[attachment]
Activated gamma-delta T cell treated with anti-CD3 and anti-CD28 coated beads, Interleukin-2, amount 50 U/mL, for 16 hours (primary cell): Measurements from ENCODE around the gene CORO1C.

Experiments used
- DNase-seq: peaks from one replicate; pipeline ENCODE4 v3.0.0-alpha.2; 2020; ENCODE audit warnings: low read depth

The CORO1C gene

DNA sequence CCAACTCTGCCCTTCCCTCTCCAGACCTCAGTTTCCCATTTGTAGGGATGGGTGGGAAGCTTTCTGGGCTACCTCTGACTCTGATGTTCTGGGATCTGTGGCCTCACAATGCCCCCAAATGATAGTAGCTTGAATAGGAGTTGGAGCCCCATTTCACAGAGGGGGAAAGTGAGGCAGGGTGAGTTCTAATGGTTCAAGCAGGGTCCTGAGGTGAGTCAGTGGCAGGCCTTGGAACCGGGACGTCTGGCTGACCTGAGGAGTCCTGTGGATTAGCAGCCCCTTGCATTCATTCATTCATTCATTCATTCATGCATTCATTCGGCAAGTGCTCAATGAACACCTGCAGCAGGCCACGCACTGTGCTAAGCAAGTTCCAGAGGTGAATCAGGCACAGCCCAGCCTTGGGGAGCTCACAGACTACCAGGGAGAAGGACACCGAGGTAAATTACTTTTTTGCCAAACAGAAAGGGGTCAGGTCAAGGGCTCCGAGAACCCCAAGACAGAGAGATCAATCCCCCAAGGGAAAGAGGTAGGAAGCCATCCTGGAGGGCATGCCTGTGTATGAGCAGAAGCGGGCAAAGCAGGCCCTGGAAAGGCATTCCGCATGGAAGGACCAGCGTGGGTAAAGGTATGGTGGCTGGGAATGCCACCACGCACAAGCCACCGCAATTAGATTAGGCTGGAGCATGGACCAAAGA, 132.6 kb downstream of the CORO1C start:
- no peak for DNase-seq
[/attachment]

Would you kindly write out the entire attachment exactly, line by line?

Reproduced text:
Activated gamma-delta T cell treated with anti-CD3 and anti-CD28 coated beads, Interleukin-2, amount 50 U/mL, for 16 hours (primary cell): Measurements from ENCODE around the gene CORO1C.

Experiments used
- DNase-seq: peaks from one replicate; pipeline ENCODE4 v3.0.0-alpha.2; 2020; ENCODE audit warnings: low read depth

The CORO1C gene

DNA sequence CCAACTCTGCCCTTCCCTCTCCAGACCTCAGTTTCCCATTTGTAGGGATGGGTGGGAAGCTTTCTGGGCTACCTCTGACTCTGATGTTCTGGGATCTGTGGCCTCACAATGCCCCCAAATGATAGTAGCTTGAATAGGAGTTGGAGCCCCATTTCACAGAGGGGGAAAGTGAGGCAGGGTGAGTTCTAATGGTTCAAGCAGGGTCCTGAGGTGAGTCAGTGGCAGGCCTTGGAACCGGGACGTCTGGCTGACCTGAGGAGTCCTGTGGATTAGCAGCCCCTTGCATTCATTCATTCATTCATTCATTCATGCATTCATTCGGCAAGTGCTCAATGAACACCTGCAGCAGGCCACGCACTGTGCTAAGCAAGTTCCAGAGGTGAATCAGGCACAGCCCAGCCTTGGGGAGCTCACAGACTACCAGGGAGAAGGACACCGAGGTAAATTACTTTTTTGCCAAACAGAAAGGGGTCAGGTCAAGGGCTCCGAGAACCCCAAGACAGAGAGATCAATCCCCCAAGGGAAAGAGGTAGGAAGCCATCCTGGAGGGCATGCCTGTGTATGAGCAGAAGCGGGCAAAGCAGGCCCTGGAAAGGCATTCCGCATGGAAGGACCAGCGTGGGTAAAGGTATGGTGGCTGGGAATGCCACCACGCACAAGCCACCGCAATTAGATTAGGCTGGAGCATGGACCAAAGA, 132.6 kb downstream of the CORO1C start:
- no peak for DNase-seq